U.S. equity markets opened lower on Wednesday as the Dow was pummeled by two of its heavyweights: Apple and Boeing in the wake of disappointing earnings results.
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Here are six things to watch throughout the trading day.
The tech titan didn’t give investors much to cheer about in its fiscal first-quarter earnings report on Tuesday night as iPhone sales came in lower than expected, the slowest-ever growth in shipments, alongside a weak fiscal 2Q outlook. Still, Apple (AAPL) reported record profit and revenue during the quarter, which came in at $18.36 billion, and $75.87 billion, respectively.
Investors focused on sales in China heading into the March quarter after the company’s CEO Tim Cook said more softness is becoming apparent in the region.
“We are starting to see something that we have not seen before,” he said on the earnings call.
For its fiscal second quarter, Apple forecast $50 billion to $53 billion in revenue, which came in below already lowered expectations for $55.6 billion.
The aerospace giant on Wednesday issued lower-than-expected 2016 earnings, and said it expects to deliver fewer commercial planes this year.
For the quarter, Boeing’s (BA) net income fell to $1.51 a share from $2.02 during the same period the year prior, while revenue dropped about 4% to $23.57 billion. The company added that it expects core earnings between $8.15 and $8.35 a share, excluding pension costs and other expenses, while Wall Street had been anticipating $9.43 a share.
Late Tuesday night, the shipping company announced the authorization of a more than $3 billion share buyback program for about 25 million shares.
Investors cheered the decision, sending the stock price higher in pre-market trading. FedEx (FDX) didn’t offer a time limit for the program, though the company’s previous repurchase program, launched in 2014 for 15 million shares, has been completed. Since that time, FedEx said it has returned nearly $8 billion to shareholders.
4. Royal Dutch Shell
Shell announced its shareholders approved its $49 billion proposed takeover of the UK’s BG Group, with 83% voting in favor of the deal. BG’s shareholders will vote on the deal on Thursday. If approved it would clear a set of hurdles paving the way for the creation of the world’s biggest liquefied natural gas trader.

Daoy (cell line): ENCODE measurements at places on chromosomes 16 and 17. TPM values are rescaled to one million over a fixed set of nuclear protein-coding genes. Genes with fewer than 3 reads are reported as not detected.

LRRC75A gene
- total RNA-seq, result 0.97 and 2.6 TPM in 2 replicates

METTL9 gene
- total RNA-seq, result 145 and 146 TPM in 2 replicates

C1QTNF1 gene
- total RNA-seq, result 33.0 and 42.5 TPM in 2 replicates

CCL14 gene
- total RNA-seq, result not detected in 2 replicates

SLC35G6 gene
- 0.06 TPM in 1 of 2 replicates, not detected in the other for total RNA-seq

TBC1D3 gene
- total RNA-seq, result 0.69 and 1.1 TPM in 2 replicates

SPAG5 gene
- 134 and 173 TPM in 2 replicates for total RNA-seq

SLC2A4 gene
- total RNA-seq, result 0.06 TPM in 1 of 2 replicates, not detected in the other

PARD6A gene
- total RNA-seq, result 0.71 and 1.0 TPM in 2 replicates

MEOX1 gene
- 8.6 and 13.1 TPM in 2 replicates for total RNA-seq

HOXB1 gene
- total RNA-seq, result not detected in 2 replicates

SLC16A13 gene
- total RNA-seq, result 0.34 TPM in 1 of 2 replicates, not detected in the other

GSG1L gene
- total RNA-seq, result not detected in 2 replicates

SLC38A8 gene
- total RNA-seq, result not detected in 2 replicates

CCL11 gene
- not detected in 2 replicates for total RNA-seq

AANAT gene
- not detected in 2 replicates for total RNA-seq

"Our immediate focus is on the successful completion of the transaction and we now await the results of tomorrow’s BG shareholder vote," Shell’s Chief Executive Ben van Beurden said in a statement.
If the deal is approved by both sets of shareholders, the two companies will combine on February 15.
5. Oil Inventories
Global oil prices came off the lows of the session after the latest inventory data from
The Energy Information Administration reported U.S. crude oil stockpiles rose more than expected last week, recording the highest level on record. The data showed inventories rose 8.38 million barrels to 494.92 million, more than the 3.3 million barrel build forecast.
Weekly distillate stocks were off by 4.06 million barrels to 160.47 million, compared to a forecast for a smaller draw of 1.94 million barrels. Meanwhile, gasoline stockpiles rose by 8.38 million barrels, more than the expected 1.5 million barrel build.
Demand for both distillate and gasoline has decreased over the last four weeks from the same period a year ago.
The Federal Open Market Committee wraps up its two-day policy-setting meeting on Wednesday. At the conclusion of the meeting, it will release a statement outlining its economic projections. Traders around the world will closely eye the statement for any indication of an update on the central bank’s plans for future rate increases, especially after market turmoil that forced Wall Street into its worst start to a new year ever.
The Fed, in December, opted to hike short-term interest rates 0.25%, the first rise in nearly a decade, as it sees the U.S. economy as having found more stable footing after the worst financial crisis since the Great Depression. At the conclusion of that meeting, policymakers forecast another three to four rate hikes before the end of 2016. But skeptics argue with volatility gripping global markets, it would be a mistake to continue raising rates in the U.S. while other global central banks are focused on easing monetary policy.
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